Unemployment rate among Saudi women hits 34%



JEDDAH: FADIA JIFFRY

Published — Wednesday 23 April 2014

Last update 23 April 2014 9:49 am

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The rate of unemployment amongst Saudi women in 2013 has been pegged at 34 percent, up 2 percent from the previous year, according to recent statistics issued by the Central Department of Statistics and Information (CDSI).
The rise in unemployment is surprising given the government’s drive to encourage private companies to employ Saudi women as well as the high percentage of university graduates.
Early this year, Fahad Al-Tukhaifi, assistant undersecretary for development, said the ministry should exert more efforts to employ Saudi women, as the rate of unemployment is still high.
“I don’t think it is the lack of jobs but the introduction of women in new sectors is a real challenge,” said Khalid Al-Khudair, CEO of Glowork, an online platform for female employment based in Riyadh. “Saudi women are entering many new industries, such as the tourist industry, but gradually.”
“In the past two years, with the help of the Human Resource Development Fund (HADAF) and other training institutions, over 160,000 women have been hired in the private sector. This year, there are over 450,000 women working in the private sector,” he added.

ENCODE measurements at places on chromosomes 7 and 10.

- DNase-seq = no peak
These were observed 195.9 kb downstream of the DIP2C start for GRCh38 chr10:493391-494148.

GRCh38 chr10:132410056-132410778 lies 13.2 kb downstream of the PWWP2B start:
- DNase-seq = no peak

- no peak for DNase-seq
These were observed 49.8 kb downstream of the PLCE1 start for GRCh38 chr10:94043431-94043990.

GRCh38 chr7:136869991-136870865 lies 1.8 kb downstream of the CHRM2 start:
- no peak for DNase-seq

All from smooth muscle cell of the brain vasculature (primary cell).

Regarding the rate of unemployment, he said, “The only accurate way to measure employment is through Hafiz. That is the only way to find real committed job seekers.”
“However, another reason for the rise in unemployment amongst women is the high percentage of fresh graduates- mostly college graduates and vocational trainees, and probably those who haven’t reached the employment age and that’s why they don’t belong in the criteria,” said Al-Khudair.
Meanwhile, the CDSI statistics also showed that the rate of unemployment among men stands at 6.2 percent.
According to the Civil Affairs Ministry, there are 1.2 million Saudis working in the public sector with women accounting for 38.3 percent.
The study also noted that most Saudi women prefer to work in the education sector as teachers or administrators mainly due to social factors and because the education sector provides the most appropriate work environment for Saudi women. The education sector currently encompasses the highest percentage of Saudi women workforce, estimated at 87.4 percent.
At a recent conference discussing unemployment, Al-Tukhaifi noted, that Saudi women must be encouraged to enter different domains and industries.
“Many Saudi women are heading businesses in the private sector. However, the business sector has not succeeded yet in ensuring women take up jobs in the retail sector. We can only say we have succeeded if Saudi women replace expatriate workers.”
He also indicated that the feminization of shops selling women’s products would be complete by 2016.
Meanwhile, Osama Filali, an economist, said, “It is important to alert the private sector of the significance of addressing the unemployment situation by creating employment opportunities. There is a need to work the system to replace expatriates with Saudis, and to put an end to minimum wage in line with a certificate of employee expertise and the nature of work.”

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